Monday, April 23, 2018

Spring Shawls and Short Row Knitting Tutorial

Spring is here! Despite the fact that some of us are still digging out of snow, spring and summer are definitely on their way (we promise!). With those seasons comes mild weather and air conditioning. Each year we’re on a quest to find the perfect spring shawl to combat the chill.

Today we’re excited to talk about the Culebra Simple Shawlette, a free pattern designed by Marly Bird that calls for two skeins of our luxurious Lhasa Wilderness, our 75% Tibetan Yak/25% Bamboo sport weight yarn. Pick a bright springy color from our brand-new Reflections Color Collection or stick with a classic natural cream color that will go with everything!

L-R: Visionary, Enthusiast, Fantasy, Stargazer and Daydreamer, dyed exclusively for us by Colorful Eclectic

Culebra starts at the outer edge with a lace border and then the remainder of the shawl is “filled in” by knitting short rows back and forth. We have done a mini-sample today to illustrate the technique.

Shawls that start at the outer edge are a bit daunting to cast on, since you’re starting with the maximum number of stitches at the front end. We recommend using stitch markers to aid in casting on. Select a moderate section of stitches (we suggest 25) and place a stitch marker after each group of 25 stitches to aid in counting if you lose track. Once you begin your first row you can remove the stitch markers as you go, or move them to indicate pattern repeats.

In this case, you will begin with a lace pattern which is both charted and written for your ease. Again, we chose to knit a mini-sample so it won’t look exactly like yours but is just meant to give you a bit of an idea how the lace will look.

Once you have completed the lace section, it’s time to work on your short rows. If you haven’t knit short rows before, this technique is used to create sections of shaping in knitting. Short rows are rows where you only knit a subset of your stitches; that is, you don’t knit all of the stitches on your needle, but rather a short row. Short rows are used for a variety of applications: to add bust shaping to to garments, to add extra length at the back of a sweater, to create triangles or wedges in your knitting, and many more. Short rows can be knit with wraps and turns or double stitches to make the technique blend into your knitting. For Culebra, you will be knitting in garter stitch which will hide your wrapped stitches, so these will be fairly simple with not a lot of extra work.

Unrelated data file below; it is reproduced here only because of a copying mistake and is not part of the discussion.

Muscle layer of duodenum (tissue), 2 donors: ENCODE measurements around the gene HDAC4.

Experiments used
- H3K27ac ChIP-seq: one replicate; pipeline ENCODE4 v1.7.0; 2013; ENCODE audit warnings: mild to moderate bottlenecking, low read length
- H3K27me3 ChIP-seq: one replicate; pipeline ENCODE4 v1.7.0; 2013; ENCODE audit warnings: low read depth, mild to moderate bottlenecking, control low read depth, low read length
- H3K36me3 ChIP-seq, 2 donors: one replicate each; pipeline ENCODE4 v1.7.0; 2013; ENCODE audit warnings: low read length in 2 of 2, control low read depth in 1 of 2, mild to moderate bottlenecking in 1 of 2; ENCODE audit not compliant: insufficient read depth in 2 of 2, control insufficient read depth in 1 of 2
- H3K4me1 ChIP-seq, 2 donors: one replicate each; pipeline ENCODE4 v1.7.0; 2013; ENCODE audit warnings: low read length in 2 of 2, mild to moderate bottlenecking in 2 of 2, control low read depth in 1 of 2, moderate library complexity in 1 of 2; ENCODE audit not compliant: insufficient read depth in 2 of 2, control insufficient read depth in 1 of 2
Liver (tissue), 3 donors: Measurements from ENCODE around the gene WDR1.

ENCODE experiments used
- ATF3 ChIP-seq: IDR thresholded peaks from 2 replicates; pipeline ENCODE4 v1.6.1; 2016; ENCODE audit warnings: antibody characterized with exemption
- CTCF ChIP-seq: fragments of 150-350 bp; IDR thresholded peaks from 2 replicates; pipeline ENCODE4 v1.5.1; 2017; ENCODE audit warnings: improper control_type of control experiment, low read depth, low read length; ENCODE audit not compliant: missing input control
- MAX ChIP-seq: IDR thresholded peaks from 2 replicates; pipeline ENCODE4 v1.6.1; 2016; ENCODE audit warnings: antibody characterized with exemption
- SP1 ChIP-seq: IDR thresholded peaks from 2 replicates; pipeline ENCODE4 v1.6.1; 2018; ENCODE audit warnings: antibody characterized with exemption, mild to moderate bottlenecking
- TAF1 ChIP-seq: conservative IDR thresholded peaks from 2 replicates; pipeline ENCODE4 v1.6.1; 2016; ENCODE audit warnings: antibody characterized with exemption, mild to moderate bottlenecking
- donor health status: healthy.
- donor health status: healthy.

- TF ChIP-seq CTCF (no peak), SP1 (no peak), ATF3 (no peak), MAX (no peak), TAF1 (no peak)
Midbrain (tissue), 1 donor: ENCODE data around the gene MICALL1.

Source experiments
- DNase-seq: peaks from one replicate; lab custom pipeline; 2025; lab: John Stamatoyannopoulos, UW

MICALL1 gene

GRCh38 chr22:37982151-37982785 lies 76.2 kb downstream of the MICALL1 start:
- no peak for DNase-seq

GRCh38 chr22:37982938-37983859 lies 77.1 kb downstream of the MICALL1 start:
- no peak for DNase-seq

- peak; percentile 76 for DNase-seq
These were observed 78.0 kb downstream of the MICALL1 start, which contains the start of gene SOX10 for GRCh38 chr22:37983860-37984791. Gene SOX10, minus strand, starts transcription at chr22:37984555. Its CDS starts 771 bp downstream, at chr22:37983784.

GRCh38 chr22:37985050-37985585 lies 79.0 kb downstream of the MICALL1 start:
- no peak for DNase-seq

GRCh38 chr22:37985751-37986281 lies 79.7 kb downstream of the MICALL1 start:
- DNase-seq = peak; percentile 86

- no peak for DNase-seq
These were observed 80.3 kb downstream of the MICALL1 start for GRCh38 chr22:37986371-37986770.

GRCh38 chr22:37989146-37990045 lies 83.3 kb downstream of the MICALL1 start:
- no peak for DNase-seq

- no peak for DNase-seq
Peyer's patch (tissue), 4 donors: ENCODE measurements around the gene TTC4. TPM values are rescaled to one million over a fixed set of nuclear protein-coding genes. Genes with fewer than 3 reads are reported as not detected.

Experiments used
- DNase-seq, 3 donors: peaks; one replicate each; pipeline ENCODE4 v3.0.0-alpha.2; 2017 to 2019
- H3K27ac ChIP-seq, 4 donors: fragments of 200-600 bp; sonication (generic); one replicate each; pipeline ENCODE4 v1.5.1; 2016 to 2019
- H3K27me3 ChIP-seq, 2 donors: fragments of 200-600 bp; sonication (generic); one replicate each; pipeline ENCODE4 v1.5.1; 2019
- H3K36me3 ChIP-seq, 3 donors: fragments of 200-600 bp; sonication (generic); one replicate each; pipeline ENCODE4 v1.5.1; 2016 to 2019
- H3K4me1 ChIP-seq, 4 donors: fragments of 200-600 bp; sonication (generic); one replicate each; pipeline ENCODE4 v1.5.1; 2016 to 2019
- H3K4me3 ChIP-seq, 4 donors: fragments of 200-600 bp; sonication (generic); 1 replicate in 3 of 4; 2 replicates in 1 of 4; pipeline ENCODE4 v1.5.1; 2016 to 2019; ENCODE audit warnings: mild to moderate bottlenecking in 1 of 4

Culebra instructs you to knit just a bit more than halfway across your finished lace section (the pattern specifies the stitch count, but obviously it a bit different in our sample) and then turn your work. Then you will knit back just a short section of stitches and then turn your work again. You have just created your first short row - the first layer at the bottom of your shawl. You can see that once you have knit these two rows with turns that your short row section stands out a bit, apart from the rest of your knitting.

Now you will fill in with the next short row. Knit back across your stitches until you come to the stitch where you turned your work last time. To close the slight gap you will knit that stitch together with the next stitch (k2tog). Then you will knit 3 additional stitches beyond that and turn your work again. Repeat the process on the wrong side of your work - knit to the stitch where you stopped on the last row, k2tog to close the gap, and knit 3 additional stitches before turning your work again. And that’s it!

You will continue in this manner, each additional row growing by a few more stitches until you run out of stitches to incorporate into the rows.

When you have run out of stitches to work, you will work one final knit row and then bind off. Your perfect spring shawl is complete!

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